Here are five news stories and events to start your week, from the editors at Military.com.
1. PENTAGON IDs AIRMEN KILLED IN CRASH
From Oriana Pawlyk at Military.com:
Master Sgt. Christopher J. Raguso, 39, a special missions aviation flight engineer; Capt. Andreas B. O'Keeffe, 37, an HH-60G pilot; Capt. Christopher T. Zanetis, 37, an HH-60G pilot; and Staff Sgt Dashan J. Briggs, 30, a special missions aviation flight engineer, belonged to the 106th Rescue Wing, Francis S. Gabreski Air National Guard Base, according to a Saturday news release. The rescue wing is based on Long Island.
Master Sgt William R. Posch, 36, of Indialantic, Florida; and Staff Sgt Carl P. Enis, 31, of Tallahassee, Florida, belonged to the 308th Rescue Squadron, Patrick Air Force Base, Florida. The squadron, known as an Air Force 'Guardian Angel' personnel and recovery unit, is part of the Air Force Reserve's 920th Rescue Wing.
Also killed was Capt Mark K. Weber, 29, of Colorado Springs, Colorado. Weber was assigned to the 38th Rescue Squadron, Moody Air Force Base, Georgia.
… The HH-60 Pave Hawk is a variant of the Army's Black Hawk helicopter, used to conduct personnel recovery and medical recovery missions. The Pave Hawk is often associated with the Air Force's combat search-and-rescue missions, known as CSAR. The aircraft's crew is normally composed of two pilots, one flight engineer and one gunner.
2. PIZZA MRES, COMING THIS MONTH
From Military.com's Matthew Cox:
After years of rumors, the Army now says it plans to begin fielding a shelf-stable pepperoni pizza MRE starting this month. The menu item, which promises to give troops a taste of home while they're in the field or downrange, presented a number of scientific challenges: it had to remain shelf-stable for three years at temperatures of up to 80 degrees without getting soggy from the sauce or drying out.
The Army announced in February that it planned to start fielding the MREs sometime in 2018, but last week it pushed up the timeline, saying fielding was imminent.
"This product is a great example of using food science to meet the challenging and unique requirements for military rations," Stephen Moody, head of the Combat Feeding Directorate at the Natick Soldier Research, Development and Engineering Center, said in an announcement.
3. PACOM NEEDS MORE SPY PLANES
From Military.com’s Richard Sisk:
"The commander of U.S. forces in the Pacific told Congress he lacks the spy aircraft needed to verify any ‘denuclearization’ agreement that might come out of the proposed summit between President Donald Trump and North Korean leader Kim Jong-un.
'I don't have enough because there isn't enough to go around,' Adm. Harry Harris, commander of U.S. Pacific Command, said of the available intelligence, surveillance and reconnaissance (ISR) assets at a hearing of the Senate Armed Services Committee last Thursday.
In response to questions from Sen. Deb Fischer, R-Nebraska, Harris said Navy P-3 Orion surveillance aircraft, Air Force RC-135 Rivet Joint signals intelligence and WC-135 Constant Phoenix ‘sniffer’ aircraft are vital to his mission monitoring North Korea's nuclear and ballistic missile programs.
… Harris had a suggestion for Trump that is a wrinkle on President Ronald Reagan's 'trust but verify' axiom for arms reductions negotiations. In the case of talks with North Korea, 'I think it's distrust but verify,' he said."
4. ARMY WANTS NEW HYPERSONIC WEAPONS
From Military.com's Matt Cox:
"U.S. Army Chief of Staff Gen. Mark Milley told Congress recently that he sees the Army fielding hypersonic weapons to counter similar, rapidly evolving threats from adversaries such as Russia, but conceded that such efforts are still in the early research phase.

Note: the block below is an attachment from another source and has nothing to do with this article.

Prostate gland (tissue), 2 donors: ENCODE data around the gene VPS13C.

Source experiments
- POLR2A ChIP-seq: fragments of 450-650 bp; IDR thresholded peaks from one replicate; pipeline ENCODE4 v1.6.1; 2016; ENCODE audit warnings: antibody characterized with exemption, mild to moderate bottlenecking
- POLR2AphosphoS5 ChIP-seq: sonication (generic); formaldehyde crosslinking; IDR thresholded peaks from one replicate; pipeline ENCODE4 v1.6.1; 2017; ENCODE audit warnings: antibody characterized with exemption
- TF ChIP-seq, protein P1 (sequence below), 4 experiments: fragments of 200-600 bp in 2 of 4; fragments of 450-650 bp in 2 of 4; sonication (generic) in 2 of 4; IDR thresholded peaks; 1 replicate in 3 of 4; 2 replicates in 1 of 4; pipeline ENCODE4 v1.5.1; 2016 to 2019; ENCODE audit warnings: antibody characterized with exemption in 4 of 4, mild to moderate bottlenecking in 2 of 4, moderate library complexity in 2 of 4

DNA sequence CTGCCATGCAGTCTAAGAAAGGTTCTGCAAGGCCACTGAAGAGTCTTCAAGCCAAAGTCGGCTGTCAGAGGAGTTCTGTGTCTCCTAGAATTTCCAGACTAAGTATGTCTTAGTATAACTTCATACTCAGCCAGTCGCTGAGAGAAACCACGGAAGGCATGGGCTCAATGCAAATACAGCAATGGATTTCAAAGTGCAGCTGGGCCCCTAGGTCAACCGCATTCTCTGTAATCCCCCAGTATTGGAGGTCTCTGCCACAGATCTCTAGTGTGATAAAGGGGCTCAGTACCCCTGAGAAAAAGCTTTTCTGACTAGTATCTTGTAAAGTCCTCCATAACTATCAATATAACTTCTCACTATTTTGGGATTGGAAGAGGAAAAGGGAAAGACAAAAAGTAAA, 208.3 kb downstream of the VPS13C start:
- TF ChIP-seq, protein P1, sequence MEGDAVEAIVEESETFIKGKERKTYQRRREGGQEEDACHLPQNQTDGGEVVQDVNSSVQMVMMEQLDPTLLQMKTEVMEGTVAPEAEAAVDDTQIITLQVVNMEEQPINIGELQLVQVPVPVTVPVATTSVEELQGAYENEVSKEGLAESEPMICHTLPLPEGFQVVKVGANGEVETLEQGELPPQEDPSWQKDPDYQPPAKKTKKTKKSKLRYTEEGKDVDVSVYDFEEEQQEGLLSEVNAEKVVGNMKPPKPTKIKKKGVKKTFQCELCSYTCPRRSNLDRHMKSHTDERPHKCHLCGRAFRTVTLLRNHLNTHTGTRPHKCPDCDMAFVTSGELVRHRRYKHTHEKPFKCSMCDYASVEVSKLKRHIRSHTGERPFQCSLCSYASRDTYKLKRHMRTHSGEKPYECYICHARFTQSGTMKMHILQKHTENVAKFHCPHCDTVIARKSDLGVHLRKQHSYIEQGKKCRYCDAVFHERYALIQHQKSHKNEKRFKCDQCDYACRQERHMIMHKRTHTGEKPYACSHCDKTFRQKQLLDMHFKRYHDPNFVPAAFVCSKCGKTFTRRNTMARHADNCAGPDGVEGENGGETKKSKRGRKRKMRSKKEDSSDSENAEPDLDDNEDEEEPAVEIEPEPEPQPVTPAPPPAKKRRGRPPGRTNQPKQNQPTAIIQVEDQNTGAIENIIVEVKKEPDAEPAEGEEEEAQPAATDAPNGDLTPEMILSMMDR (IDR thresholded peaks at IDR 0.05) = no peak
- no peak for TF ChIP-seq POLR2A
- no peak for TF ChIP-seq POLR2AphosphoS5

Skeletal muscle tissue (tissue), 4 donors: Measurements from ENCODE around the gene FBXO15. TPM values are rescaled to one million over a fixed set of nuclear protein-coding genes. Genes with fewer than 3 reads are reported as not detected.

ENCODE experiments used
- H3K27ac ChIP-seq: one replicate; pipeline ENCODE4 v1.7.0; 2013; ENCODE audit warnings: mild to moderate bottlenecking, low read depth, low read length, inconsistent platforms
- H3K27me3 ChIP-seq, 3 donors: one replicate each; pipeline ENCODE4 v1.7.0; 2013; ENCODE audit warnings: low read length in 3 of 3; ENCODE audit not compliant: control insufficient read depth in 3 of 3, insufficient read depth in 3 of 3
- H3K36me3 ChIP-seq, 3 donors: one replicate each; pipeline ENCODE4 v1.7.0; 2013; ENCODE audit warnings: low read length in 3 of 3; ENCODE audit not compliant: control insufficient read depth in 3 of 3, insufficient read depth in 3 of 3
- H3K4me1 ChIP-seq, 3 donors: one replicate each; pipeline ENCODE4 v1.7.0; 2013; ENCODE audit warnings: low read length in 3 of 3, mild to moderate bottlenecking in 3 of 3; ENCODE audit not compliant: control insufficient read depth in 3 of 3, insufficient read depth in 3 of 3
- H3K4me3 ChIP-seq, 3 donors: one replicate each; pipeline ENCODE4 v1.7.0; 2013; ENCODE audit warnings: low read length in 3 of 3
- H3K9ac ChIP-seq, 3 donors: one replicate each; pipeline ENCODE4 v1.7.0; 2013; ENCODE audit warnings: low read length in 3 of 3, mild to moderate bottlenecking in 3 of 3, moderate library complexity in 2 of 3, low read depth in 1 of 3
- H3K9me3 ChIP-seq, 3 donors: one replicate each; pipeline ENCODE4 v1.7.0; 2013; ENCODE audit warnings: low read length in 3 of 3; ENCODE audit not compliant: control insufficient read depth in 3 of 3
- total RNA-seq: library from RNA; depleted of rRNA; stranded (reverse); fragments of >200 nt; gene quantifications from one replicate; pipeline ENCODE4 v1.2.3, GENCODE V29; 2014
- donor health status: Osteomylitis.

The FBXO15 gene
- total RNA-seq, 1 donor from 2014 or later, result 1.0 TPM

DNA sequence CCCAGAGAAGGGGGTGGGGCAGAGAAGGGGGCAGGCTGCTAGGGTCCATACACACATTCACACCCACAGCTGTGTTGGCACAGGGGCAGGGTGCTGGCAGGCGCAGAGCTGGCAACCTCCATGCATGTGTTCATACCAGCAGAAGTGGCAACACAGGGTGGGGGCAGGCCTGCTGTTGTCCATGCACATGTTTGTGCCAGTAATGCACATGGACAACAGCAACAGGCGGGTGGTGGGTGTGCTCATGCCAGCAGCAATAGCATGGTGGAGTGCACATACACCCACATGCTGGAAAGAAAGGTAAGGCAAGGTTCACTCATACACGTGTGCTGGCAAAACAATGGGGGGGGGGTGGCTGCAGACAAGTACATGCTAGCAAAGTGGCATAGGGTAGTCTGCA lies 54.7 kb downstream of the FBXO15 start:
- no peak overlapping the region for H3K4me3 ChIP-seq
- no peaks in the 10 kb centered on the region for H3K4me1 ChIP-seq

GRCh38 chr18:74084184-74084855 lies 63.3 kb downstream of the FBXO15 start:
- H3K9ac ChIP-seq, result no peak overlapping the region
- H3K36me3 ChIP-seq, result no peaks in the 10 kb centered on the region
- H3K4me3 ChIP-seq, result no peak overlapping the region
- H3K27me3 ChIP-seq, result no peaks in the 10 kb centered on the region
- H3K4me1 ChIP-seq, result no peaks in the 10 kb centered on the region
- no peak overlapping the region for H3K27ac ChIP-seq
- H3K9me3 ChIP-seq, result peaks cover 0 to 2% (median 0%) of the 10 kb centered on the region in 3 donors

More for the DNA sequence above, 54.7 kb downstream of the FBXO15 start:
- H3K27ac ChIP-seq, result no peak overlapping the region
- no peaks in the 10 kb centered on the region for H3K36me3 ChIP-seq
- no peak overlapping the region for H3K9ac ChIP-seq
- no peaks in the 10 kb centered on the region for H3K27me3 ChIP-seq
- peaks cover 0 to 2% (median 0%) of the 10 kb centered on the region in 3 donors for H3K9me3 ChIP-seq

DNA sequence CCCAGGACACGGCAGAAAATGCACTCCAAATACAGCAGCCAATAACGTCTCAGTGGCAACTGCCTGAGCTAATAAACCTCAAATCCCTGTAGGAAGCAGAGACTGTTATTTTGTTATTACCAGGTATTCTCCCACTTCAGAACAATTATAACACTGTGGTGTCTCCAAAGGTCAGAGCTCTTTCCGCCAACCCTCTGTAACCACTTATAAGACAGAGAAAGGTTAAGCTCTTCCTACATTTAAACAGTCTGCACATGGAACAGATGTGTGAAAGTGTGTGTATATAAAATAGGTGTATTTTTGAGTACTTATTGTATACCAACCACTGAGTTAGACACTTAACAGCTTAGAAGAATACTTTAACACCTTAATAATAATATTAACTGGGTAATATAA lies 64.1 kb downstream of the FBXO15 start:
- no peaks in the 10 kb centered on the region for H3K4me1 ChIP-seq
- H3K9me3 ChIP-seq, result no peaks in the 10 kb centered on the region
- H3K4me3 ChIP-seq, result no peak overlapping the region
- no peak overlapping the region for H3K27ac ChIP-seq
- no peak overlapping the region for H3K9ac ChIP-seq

Russian President Vladimir Putin's dramatic announcement earlier this month that his country has successfully launched the hypersonic Kinzhal(Dagger) missile from a MiG-31 interceptor has lawmakers concerned that the U.S. is already outmatched by high-speed weapons that travel at speeds of Mach 5 or above.
Putin boasted that the new missile has been deployed in the Southern Military District since Dec. 1.
'The concern that many of us has is about the frequency of hypersonic testing from Russia and China,' Rep. Robert Aderholt, R-Alabama, said during a March 15 House Appropriations Committee defense subcommittee hearing on the Army's proposed fiscal 2019 budget."
5. NO NEW A-10 FROM LIGHT ATTACK SEARCH
From Military.com’s Oriana Pawlyk:
"Leaders have been working on light attack for nearly a year, and they're no closer to procuring a new aircraft than when the effort began. Despite the fact the service says the A-10 Thunderbolt II is not nearing retirement, some wonder some wonder if light attack may be a viable substitute.
Senate Armed Services Committee Chairman Sen. John McCain endorsed the Air Force's decision to pursue a future buy, but stressed the aircraft cannot replace the A-10 Thunderbolt II, the service's top close-air-support mission aircraft. The Arizona Republican last January released his white paper assessment on how the Defense Department should move forward in military spending.
The likelihood of light attack becoming a real program? Slim, according to defense analysts.
'You're talking about an enormous amount of money when there's so many other, higher priority candidates,' explained John "JV" Venable, a senior research fellow for defense policy at The Heritage Foundation. Venable flew F-16 Fighting Falcons throughout his 25-year Air Force career.
Venable said the service has billions invested into the F-35 Joint Strike Fighter, B-21 Long Range Strike Bomber, and KC-46 Pegasus refueling tanker programs. The Air Force is also revitalizing its nuclear enterprise, with planned investments in nuclear command and control, communications, and new Intercontinental Ballistic Missiles and nuclear-tipped cruise missiles."
-- Richard Sisk, Matthew Cox and Oriana Pawlyk contributed to this report.